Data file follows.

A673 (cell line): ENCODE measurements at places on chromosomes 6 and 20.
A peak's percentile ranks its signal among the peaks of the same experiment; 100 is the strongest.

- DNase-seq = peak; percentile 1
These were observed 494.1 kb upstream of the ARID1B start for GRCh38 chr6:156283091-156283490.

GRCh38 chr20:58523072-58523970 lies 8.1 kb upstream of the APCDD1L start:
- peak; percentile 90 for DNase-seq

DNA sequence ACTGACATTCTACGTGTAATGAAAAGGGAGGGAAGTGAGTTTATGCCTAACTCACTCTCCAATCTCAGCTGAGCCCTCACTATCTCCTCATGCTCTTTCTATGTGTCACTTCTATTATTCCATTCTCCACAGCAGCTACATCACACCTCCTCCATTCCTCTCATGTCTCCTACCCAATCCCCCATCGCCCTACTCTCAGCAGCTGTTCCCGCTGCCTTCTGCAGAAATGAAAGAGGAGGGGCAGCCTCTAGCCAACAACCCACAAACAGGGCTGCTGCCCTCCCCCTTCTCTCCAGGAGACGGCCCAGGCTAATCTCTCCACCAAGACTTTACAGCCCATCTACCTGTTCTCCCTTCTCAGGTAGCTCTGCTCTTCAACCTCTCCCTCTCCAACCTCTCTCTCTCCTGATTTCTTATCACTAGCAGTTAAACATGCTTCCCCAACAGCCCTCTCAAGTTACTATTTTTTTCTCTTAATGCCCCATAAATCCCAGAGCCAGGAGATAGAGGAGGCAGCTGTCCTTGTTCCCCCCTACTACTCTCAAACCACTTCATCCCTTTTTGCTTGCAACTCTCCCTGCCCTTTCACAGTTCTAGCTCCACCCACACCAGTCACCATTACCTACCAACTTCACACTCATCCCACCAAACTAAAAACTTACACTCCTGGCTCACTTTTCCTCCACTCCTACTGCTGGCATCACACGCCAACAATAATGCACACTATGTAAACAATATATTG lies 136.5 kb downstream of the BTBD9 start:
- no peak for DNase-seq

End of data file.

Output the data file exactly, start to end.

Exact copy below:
A673 (cell line): ENCODE measurements at places on chromosomes 6 and 20.
A peak's percentile ranks its signal among the peaks of the same experiment; 100 is the strongest.

- DNase-seq = peak; percentile 1
These were observed 494.1 kb upstream of the ARID1B start for GRCh38 chr6:156283091-156283490.

GRCh38 chr20:58523072-58523970 lies 8.1 kb upstream of the APCDD1L start:
- peak; percentile 90 for DNase-seq

DNA sequence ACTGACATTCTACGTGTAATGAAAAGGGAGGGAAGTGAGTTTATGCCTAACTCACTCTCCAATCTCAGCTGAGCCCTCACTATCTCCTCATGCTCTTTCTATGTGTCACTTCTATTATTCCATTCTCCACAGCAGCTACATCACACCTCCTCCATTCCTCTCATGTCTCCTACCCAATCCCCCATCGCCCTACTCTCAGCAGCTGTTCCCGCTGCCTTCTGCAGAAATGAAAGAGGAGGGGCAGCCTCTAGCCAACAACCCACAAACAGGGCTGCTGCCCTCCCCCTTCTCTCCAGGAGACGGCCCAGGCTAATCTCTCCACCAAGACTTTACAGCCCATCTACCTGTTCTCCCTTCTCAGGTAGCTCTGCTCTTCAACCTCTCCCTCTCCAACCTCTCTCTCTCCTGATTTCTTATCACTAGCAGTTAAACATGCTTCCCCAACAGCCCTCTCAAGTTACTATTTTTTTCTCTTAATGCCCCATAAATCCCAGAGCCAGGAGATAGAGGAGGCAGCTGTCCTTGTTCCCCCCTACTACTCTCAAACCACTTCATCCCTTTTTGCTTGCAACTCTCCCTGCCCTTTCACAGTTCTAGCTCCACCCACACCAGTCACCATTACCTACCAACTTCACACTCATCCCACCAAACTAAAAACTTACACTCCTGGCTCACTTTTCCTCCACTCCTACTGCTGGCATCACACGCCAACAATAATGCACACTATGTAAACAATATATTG lies 136.5 kb downstream of the BTBD9 start:
- no peak for DNase-seq